Learn Big, Rich Jazz Chords On Piano

by Erik Thiede on January 29, 2015

Jazz chords can sometimes be confusing at first glance. In this article, I am going to explain how jazz players usually interpret chords and pick tensions to create lush chords. Bear in mind, every musician has their own “tricks” that they use to form their jazz chords. However, there are some basic harmonic concepts that you need to understand and I’ll cover some of them in this article.

If you are looking for an instructional course on creating full jazz chords at the piano, I’d suggest the Jazz Piano Lessons membership.

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Let’s begin with a basic seventh chord for D-7. Example A is what a typical voicing of a D-7 chord might look like.

Example A

d 7 Learn Big, Rich Jazz Chords On Piano

O.K., that’s pretty simple, right? Now take a look at example B. Does this still look like a D-7 to you?

Example B

d 9 Learn Big, Rich Jazz Chords On Piano

Labeling Chords

You might look at this chord and think F Maj7 or D-9. We can rule out F Maj7 because the root is a D. However, why didn’t I label this chord D-9?

I did not label the chord as D-9 because it is common for jazz players to automatically add tensions to the chords that they are playing. Jazz players know which available tensions each of the jazz chords can utilize. Personally, I’d rather see jazz chords written as D-7 than D-9 or D-9 (add 11). I think that many (not all) pianists would agree with me because as jazz players, we are accustomed to working from a “shell”.

Basically, when I see D-7, I already know that the 9th and 11th are probably available to me. When looking at a lead sheet, especially in a low-light gig situation, I want the lead sheet to be as un-cluttered as possible.

The “Right” Tensions

You might be wondering, which tensions are the “right” tensions for a particular chord? Well, let’s go through the three basic jazz chords: Major, minor and Dominant 7th chords.

Major 7th available tensions are: 9, #11 or 6 (usually replaces the 7th)

Minor 7th available tensions: 9 and 11. 6 would replace the 7th.

Dominant 7th available tensions: b9, 9, #9, #11, b13 and 13.

Chord Type Available Tensions

Major: 9, # 11 or 6 (usually replaces the 7th)

Minor: 9 and 11. 6 would replace the 7th

Dominant: b9, 9, # 9, #11, b13 and 13

So, looking back at the D-7 chord in example B, you’ll notice that I am adding the 9th to the chord. This is just one of many different voicings that I cover in the Piano Chords bundle.

Dominant 7th Tensions

I want to draw your attention to the Dominant 7th available tensions. Once again, they are b9, 9, #9, #11, b13 and 13. Let’s go through the notes for a C7 chord.

C7 chord tones are: C-E-G-Bb

Available tensions are: Db-D-D#-F#-Ab-A

You’ll notice that the only two notes left that are not represented are F and B. F would be a sus4 and B would change the C7 to a C Maj7 chord.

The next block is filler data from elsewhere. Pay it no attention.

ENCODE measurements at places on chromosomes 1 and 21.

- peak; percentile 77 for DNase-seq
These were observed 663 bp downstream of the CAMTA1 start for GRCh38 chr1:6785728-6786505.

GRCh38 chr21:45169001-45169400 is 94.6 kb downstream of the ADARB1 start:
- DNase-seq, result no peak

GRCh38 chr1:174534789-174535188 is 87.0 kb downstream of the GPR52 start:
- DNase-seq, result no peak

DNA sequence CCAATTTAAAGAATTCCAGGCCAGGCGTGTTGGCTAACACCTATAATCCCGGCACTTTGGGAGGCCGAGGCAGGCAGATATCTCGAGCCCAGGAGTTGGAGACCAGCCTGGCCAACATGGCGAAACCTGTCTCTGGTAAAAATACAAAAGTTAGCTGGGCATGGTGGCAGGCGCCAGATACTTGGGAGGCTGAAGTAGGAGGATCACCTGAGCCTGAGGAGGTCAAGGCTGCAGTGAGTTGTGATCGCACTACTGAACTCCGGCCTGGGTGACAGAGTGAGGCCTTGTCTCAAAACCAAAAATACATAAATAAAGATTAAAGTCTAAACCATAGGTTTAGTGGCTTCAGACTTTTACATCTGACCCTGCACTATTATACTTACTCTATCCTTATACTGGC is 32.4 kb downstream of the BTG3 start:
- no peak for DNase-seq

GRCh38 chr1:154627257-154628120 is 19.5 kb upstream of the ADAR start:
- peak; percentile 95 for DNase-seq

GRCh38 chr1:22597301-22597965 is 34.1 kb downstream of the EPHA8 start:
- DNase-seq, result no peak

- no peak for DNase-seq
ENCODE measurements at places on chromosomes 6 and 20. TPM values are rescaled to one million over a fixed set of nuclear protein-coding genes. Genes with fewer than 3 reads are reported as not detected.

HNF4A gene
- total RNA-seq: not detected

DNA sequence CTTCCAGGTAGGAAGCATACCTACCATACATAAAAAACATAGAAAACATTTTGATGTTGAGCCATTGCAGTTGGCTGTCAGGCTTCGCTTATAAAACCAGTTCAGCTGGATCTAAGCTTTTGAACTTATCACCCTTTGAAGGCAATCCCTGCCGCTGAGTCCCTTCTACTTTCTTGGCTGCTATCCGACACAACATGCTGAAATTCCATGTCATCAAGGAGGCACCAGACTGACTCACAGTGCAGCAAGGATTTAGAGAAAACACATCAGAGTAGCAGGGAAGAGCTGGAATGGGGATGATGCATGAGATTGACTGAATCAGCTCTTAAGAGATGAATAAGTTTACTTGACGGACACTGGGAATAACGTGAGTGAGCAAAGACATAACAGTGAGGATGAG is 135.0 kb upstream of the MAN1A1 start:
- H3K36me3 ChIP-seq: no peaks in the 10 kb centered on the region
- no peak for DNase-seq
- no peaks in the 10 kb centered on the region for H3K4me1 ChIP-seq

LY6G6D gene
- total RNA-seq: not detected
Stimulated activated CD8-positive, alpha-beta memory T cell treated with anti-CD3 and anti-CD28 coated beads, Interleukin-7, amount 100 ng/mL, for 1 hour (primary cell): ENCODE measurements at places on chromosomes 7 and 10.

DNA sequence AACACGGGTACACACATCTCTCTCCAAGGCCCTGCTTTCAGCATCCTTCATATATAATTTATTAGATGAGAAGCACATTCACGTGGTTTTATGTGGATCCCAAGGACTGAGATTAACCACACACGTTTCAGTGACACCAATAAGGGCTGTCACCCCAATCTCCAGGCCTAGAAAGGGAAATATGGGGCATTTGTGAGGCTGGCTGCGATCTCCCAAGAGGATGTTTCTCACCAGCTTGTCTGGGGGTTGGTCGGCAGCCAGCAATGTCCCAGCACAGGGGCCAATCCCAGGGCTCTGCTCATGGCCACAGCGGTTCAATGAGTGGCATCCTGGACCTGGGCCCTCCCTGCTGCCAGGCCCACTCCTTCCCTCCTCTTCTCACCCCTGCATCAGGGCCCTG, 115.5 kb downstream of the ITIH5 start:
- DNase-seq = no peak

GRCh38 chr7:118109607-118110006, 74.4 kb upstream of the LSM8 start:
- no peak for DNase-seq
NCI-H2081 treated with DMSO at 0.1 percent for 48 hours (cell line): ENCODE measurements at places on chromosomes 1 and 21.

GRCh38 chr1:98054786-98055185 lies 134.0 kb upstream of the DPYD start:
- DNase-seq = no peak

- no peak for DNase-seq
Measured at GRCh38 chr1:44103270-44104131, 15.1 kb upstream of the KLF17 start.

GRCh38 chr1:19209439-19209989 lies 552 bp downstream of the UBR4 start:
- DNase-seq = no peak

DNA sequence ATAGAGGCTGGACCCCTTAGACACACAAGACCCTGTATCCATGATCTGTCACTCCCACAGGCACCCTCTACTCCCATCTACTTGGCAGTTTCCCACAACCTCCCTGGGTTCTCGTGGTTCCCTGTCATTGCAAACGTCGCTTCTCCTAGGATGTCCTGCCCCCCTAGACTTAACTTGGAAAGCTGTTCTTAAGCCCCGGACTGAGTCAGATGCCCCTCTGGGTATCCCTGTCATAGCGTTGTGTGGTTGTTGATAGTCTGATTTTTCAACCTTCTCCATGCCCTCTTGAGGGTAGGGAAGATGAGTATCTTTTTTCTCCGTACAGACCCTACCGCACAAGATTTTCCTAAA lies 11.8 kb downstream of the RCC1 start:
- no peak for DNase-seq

I like to bring this up because remember, when you improvise, you can use any jazz chords tones or available tensions in your solo. So, on a Dominant 7th chord, there are really only two notes that you would try to avoid. This also means that when you play a Dominant 7th chord, you can add almost any note as a tension. Well, let me put it this way, you have a 10 out of 12 chance of hitting the “right” note!

The Million Dollar Question, “Why 13 and not 6?”

I have been asked this question for years! It is a difficult question to answer because it is like asking why does 2+2=4? However, I do have my explanation. Let’s take the C7 chord as an example again.

The chord tones (notes that are found in the chord and not tensions) are C-E-G-Bb for a C7 chord. The C is the root, E is the third, G is the fifth and Bb is the flatted 7th.

It is perfectly reasonable to think of D, F# and A as two, sharp four and six. However, we would call D the ninth, F# sharp eleven and A the thirteenth. You might be asking, “Why?”

Since jazz chords are predominantly formed by “stacking” thirds, we would consider the D-F# and A as being “upper structures” of the chord.

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Top 4 Reasons to Learn to Play Piano

by Tania Gleaves on January 28, 2015

The Piano Has Its Own Unique Sound

One of top 4 reasons to learn to play piano is the unique sound it makes. No other instrument comes close to the type and quality of music generated by the piano, which consequently, is a good thing. High quality music requires that its instruments sound different from each other, yet synthesize in a pleasing way. That’s because when we take the opportunity to appreciate music, we’re really identifying the unique sounds of each instrument, and we’re enjoying (1) how each one of those sounds compliment other sounds, and (2) how each individual sound contributes to the entire song. If it weren’t for the unique sound of the piano, our music would literally change.